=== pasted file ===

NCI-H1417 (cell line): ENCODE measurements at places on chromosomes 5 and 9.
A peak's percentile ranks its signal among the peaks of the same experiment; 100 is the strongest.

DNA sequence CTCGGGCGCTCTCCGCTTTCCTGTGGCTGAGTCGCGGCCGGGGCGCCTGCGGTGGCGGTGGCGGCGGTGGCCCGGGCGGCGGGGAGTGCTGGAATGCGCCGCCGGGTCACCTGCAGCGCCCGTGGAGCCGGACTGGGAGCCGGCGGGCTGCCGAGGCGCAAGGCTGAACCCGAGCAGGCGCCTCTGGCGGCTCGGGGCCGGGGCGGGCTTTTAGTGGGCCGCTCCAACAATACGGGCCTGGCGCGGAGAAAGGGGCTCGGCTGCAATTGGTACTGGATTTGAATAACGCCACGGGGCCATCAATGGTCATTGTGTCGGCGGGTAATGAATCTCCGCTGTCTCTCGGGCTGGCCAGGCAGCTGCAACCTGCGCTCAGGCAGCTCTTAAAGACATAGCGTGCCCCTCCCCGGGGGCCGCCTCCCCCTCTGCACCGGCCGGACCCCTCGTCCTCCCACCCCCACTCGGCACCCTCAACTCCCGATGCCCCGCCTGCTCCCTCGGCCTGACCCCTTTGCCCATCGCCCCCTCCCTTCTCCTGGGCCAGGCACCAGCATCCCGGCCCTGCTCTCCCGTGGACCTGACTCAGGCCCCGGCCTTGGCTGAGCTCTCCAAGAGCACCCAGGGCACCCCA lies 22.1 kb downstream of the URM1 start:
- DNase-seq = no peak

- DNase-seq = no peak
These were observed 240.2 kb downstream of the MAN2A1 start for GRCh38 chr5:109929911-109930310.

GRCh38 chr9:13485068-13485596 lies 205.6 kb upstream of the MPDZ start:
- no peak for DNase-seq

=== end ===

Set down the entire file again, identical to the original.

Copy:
NCI-H1417 (cell line): ENCODE measurements at places on chromosomes 5 and 9.
A peak's percentile ranks its signal among the peaks of the same experiment; 100 is the strongest.

DNA sequence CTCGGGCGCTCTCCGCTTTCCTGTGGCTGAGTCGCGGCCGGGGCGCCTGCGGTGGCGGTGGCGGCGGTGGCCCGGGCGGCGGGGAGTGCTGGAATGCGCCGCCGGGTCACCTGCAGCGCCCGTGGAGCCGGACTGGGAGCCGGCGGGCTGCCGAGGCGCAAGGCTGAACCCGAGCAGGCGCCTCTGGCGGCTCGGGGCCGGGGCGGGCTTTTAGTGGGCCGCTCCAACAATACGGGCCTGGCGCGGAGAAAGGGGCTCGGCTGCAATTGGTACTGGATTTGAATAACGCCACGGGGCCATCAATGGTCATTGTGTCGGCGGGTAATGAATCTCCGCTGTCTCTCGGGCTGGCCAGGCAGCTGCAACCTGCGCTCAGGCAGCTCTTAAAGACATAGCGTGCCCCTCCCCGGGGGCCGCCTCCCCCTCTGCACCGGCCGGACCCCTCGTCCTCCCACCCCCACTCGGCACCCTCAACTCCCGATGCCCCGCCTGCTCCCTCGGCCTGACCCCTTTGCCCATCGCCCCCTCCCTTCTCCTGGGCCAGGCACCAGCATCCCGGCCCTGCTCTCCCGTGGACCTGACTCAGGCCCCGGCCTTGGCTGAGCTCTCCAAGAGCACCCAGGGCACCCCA lies 22.1 kb downstream of the URM1 start:
- DNase-seq = no peak

- DNase-seq = no peak
These were observed 240.2 kb downstream of the MAN2A1 start for GRCh38 chr5:109929911-109930310.

GRCh38 chr9:13485068-13485596 lies 205.6 kb upstream of the MPDZ start:
- no peak for DNase-seq